Bain Boehlke’s All-too Human ‘Hamlet’

Sheila Regan profiles Bain Boehlke, founder of the Jungle Theater in Minneapolis, and reflects on a production he's waited a lifetime to bring to fruition - his own staging of Shakespeare's "Hamlet."

1Photo by Michal Daniel
2Prince Hamlet (Hugh Kennedy), his mother Queen Gertrude (Michelle Barber), widow of King Hamlet, now married to Claudius (Bradley Greenwald).
3Photo by Michal Daniel
4Photo by Michal Daniel
5Photo by Sheila Regan

When Bain Boehlke was a young actor, he was sure that he was going to have a chance to play Hamlet. He was blond, after all, and felt an affinity for the role; it was a part he felt he was meant to perform. He had a copy of the play with him when he was in Berlin, serving in the army from 1959-1961. He was in Germany when the Berlin wall went up.

“The challenge of being an actor,” Boehlke says, “is that the opportunity must arise.”  The chance to play the prince of Denmark is rare — and Boehlke never got that chance. Instead, today, as the Artistic Director of the Jungle Theater, he presents his version of the classic with actor Hugh Kennedy playing the lead role.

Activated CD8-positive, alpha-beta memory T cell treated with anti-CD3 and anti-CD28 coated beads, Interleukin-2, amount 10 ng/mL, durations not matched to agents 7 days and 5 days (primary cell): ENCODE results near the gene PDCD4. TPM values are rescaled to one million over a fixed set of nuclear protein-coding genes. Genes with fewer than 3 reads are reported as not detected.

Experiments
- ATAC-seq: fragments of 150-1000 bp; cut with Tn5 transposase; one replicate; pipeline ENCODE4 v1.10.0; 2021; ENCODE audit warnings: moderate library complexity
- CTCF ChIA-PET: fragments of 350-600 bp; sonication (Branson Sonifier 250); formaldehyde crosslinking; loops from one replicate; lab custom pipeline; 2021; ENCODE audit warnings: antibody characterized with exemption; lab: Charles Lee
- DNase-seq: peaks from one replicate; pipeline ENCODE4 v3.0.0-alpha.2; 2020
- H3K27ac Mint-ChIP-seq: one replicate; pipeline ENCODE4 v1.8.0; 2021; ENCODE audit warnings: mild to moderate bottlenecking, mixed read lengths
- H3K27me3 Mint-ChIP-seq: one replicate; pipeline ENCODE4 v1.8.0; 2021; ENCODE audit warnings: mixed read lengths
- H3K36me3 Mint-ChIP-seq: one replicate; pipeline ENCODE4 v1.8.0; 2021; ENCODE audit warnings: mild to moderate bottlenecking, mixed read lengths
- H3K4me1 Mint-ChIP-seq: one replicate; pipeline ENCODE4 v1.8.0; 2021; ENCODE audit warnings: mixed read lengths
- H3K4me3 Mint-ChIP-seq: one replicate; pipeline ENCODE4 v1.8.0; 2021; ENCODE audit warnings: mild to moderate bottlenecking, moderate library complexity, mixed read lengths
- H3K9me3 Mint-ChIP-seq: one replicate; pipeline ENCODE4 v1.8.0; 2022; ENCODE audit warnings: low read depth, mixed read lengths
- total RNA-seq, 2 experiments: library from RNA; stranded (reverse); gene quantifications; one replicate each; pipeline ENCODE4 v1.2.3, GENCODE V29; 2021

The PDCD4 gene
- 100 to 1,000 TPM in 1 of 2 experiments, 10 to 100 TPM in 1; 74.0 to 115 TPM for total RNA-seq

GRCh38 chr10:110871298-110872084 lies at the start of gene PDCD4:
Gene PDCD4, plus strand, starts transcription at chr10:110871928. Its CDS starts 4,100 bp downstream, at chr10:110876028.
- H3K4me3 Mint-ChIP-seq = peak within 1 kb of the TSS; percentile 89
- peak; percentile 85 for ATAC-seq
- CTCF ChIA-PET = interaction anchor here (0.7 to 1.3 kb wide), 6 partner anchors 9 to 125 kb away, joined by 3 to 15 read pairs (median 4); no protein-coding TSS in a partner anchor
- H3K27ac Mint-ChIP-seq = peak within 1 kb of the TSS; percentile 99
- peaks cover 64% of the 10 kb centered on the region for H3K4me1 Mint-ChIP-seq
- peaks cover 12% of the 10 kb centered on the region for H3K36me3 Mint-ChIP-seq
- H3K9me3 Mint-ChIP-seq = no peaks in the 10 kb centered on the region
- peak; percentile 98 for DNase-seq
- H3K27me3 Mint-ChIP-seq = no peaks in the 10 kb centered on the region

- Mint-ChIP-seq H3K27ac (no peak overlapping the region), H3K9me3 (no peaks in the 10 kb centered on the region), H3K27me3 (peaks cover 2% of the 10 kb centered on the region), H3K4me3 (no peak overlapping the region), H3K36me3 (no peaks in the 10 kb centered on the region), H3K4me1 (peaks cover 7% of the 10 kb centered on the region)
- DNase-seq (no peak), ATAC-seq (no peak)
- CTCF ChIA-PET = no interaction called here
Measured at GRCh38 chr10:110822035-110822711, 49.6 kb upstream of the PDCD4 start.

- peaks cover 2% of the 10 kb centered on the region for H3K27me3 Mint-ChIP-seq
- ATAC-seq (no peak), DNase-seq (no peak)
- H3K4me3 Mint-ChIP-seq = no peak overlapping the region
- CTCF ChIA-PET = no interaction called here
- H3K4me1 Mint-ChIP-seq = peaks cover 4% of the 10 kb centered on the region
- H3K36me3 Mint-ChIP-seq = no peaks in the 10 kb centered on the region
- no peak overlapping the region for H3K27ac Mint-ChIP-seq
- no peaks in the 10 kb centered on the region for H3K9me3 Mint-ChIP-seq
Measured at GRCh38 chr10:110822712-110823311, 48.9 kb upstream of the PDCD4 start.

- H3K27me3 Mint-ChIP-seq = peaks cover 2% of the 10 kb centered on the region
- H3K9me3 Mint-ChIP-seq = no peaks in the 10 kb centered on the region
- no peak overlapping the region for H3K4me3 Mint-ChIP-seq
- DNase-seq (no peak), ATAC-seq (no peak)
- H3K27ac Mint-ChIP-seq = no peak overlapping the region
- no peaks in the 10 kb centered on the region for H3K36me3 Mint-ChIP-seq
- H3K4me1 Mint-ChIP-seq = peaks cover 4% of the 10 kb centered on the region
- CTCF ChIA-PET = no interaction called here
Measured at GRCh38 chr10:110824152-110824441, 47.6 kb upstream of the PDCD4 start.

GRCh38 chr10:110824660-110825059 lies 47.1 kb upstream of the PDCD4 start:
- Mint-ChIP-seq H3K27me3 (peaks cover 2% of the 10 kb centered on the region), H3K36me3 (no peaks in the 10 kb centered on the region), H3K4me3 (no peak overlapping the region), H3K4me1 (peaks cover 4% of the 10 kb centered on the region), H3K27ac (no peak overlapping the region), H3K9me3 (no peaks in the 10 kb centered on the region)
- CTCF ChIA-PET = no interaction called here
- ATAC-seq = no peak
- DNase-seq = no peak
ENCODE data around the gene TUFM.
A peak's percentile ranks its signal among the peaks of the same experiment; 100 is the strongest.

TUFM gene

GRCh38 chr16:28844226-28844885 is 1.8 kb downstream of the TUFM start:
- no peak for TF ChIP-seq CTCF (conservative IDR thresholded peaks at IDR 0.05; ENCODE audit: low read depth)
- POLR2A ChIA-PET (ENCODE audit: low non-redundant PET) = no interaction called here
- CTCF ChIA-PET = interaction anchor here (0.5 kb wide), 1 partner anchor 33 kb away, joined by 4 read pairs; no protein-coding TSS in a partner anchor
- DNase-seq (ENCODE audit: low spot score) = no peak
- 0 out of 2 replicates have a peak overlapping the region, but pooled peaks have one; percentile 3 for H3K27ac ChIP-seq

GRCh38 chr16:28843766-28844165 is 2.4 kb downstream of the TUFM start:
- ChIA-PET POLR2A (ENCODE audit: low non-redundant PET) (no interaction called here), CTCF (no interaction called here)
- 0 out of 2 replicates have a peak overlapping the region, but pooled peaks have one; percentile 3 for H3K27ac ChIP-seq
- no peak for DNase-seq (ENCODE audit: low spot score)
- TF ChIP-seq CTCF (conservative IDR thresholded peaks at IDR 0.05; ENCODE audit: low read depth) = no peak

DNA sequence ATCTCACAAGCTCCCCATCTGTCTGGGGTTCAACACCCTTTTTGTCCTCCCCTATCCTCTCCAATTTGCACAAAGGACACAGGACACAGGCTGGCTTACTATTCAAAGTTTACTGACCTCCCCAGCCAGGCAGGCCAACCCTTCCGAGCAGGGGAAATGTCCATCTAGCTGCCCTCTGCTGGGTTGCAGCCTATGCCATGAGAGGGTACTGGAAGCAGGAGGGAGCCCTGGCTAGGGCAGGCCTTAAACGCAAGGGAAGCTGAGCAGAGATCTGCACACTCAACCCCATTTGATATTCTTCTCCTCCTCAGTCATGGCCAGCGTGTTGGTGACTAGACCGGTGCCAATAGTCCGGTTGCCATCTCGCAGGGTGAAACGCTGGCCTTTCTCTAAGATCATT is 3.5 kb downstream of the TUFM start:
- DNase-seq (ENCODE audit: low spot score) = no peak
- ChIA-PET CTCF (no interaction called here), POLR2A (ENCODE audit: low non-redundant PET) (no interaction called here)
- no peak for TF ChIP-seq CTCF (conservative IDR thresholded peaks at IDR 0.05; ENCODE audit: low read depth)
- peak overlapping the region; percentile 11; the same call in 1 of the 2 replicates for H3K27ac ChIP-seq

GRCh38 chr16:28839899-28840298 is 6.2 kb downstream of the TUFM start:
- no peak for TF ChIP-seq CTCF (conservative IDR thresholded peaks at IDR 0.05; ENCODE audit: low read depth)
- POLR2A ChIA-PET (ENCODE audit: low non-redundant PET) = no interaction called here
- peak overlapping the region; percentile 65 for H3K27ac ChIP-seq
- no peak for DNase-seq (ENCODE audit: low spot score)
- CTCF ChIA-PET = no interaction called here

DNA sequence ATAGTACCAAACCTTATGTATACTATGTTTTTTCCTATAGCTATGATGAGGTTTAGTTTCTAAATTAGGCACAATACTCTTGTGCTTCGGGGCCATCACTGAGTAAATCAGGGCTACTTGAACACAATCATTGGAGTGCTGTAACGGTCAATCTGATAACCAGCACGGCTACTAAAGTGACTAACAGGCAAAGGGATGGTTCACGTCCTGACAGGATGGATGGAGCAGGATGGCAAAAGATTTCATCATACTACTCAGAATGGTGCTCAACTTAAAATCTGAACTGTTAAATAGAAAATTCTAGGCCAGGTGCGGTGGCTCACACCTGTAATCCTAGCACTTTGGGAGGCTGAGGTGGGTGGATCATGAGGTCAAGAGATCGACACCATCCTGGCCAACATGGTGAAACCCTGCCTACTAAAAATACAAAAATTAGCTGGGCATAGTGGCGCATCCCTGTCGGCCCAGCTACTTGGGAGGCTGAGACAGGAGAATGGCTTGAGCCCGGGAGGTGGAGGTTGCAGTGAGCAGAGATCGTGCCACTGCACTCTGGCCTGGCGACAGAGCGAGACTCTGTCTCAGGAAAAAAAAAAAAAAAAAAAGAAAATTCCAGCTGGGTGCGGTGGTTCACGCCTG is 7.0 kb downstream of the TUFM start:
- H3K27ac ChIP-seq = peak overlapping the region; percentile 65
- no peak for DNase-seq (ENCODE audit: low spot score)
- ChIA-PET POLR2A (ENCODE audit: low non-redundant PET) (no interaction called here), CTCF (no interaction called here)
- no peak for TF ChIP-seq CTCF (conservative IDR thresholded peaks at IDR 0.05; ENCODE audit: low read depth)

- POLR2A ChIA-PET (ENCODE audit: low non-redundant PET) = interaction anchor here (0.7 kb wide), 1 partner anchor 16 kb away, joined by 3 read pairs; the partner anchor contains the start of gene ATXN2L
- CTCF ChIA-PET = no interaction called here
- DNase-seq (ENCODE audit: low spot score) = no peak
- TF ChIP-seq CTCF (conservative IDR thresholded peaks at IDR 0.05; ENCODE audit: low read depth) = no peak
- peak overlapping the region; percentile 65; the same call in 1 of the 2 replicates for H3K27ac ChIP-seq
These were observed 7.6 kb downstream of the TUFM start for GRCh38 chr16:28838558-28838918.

According to Boehlke, plays like Hamlet are “corroded with old productions;” he says taking them on requires a process of removing the “barnacles” to find what is authentic about the piece. 

In Kenneth Branagh’s 1996 version there’s too much carrying on, Boehlke says. “I don’t like it.”  He prefers the 2000 film iteration where Ethan Hawke plays Hamlet.  “It’s not that someone dies,” he says, “the tragedy is the hearts that are broken, like a stone dropped in the water, and the widening rings of heartbreak, the families that are broken and shattered — that’s the gestalt. Everything is ruined.”